(For whatever reason, this project is still classified. Because who knows what might trigger World War II ½.)
3. OPERATION MONOPOLY
In 1977, the Soviet Union began construction on a new embassy complex in Washington D.C. and the FBI had an idea. Since the days of Hoover, penetrating and bugging foreign embassies was an FBI specialty, and this opportunity simply couldn't be passed up. The plan involved taking advantage of the chaos and cacophony of major construction, and burrowing a tunnel across town and beneath the Soviet embassy. It was, perhaps, the most audacious act of SIGINT-related espionage ever attempted.
Operation MONOPOLY was a joint project between the FBI and National Security Agency. Apartments were purchased to monitor Soviet construction, and another to hide the drill team. Twenty-plus years and hundreds of millions of dollars later, the tunnel project was abandoned. If nothing else, there was the question of which rooms, exactly, they would be able to spy on from beneath the embassy. According to the Spy Museum in Washington, a Special Agent with the FBI summed it up like this: "We had the plans [of the embassy], but you don't know what a room is used for. It might end up being a Xerox room or a storage room. What you want is a coffee room where people talk."
Even had the spy tunnel gone into full operation, it would have been a futile and counterproductive effort. Robert Hanssen, an FBI agent working for the Russians, revealed everything about the tunnel to Russian intelligence. In the end, the only thing MONOPOLY achieved was a massive government expenditure and public humiliation for the U.S. intelligence community.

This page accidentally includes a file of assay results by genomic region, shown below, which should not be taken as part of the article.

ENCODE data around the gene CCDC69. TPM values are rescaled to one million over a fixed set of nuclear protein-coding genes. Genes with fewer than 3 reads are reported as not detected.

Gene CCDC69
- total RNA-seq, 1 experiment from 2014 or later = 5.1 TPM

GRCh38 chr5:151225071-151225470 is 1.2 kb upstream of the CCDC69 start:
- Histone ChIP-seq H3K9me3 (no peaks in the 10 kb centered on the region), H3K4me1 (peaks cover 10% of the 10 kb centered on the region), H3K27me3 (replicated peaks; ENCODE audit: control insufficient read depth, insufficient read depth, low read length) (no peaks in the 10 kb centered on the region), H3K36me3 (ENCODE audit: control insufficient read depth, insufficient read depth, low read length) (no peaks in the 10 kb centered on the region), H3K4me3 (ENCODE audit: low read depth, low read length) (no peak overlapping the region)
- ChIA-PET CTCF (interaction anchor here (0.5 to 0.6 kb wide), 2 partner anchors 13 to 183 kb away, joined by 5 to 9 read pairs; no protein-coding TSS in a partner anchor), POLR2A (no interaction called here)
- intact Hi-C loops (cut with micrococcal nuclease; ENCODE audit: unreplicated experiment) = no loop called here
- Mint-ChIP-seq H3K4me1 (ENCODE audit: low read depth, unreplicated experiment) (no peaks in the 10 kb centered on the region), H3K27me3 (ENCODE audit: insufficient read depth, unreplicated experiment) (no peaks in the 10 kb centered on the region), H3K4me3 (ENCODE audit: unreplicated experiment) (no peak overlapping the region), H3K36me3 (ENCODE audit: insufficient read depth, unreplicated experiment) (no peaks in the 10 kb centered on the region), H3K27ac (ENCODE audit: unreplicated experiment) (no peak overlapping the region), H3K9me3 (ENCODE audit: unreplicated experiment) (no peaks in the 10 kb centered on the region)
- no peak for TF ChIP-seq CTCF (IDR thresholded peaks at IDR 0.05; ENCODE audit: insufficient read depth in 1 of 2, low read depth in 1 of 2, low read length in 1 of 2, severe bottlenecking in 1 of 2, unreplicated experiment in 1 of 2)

4. GERMAN TUNNELS FROM THE GREAT WAR
Berlin must have more tunnels under it than that town in Tremors. During the Great War (which would eventually be downgraded to World War I), it is thought that German spies met in subterranean tunnels to exchange information. The tunnels, disused and discovered after the war, had newspapers dated 1918 pasted on the walls.
5. INTER SERVICES RESEARCH BUREAU SPY TUNNELS
In 1940, shelters were constructed beneath the city of London. Tube stations provided access, and tunnels were bored to connect the bombproof shelters. Ultimately, each tunnel facility could accommodate 8,000 people, and were elaborate enough to make even the Vault Dweller from Fallout envious. During the worst of the German assault, even General Eisenhower was once forced to set up shop in one of the shelters.
In 1944, the tunnel shelter at Chancery Lane was allocated for the Inter Services Research Bureau, an arm of MI6. The ISRB initially had intentions of helping the German resistance. Soon, however, it was a hive of 10,000 covert operatives. In 1945, MI6 vanished from the facility, leaving no evidence of its once thriving presence. Questions still remain as to what the massive spy apparatus did beneath the streets of London that year, anyway.
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This article was originally published in Mental Floss in September 2012.